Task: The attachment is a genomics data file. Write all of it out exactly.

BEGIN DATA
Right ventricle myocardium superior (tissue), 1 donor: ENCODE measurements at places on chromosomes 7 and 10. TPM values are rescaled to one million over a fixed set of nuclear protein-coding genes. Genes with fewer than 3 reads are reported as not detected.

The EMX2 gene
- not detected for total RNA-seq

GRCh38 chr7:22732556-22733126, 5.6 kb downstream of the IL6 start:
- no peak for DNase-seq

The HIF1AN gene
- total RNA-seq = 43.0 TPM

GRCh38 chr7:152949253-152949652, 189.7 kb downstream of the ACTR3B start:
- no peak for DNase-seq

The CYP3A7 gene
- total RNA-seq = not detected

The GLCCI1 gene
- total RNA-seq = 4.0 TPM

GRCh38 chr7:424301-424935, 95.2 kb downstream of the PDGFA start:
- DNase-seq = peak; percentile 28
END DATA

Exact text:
Right ventricle myocardium superior (tissue), 1 donor: ENCODE measurements at places on chromosomes 7 and 10. TPM values are rescaled to one million over a fixed set of nuclear protein-coding genes. Genes with fewer than 3 reads are reported as not detected.

The EMX2 gene
- not detected for total RNA-seq

GRCh38 chr7:22732556-22733126, 5.6 kb downstream of the IL6 start:
- no peak for DNase-seq

The HIF1AN gene
- total RNA-seq = 43.0 TPM

GRCh38 chr7:152949253-152949652, 189.7 kb downstream of the ACTR3B start:
- no peak for DNase-seq

The CYP3A7 gene
- total RNA-seq = not detected

The GLCCI1 gene
- total RNA-seq = 4.0 TPM

GRCh38 chr7:424301-424935, 95.2 kb downstream of the PDGFA start:
- DNase-seq = peak; percentile 28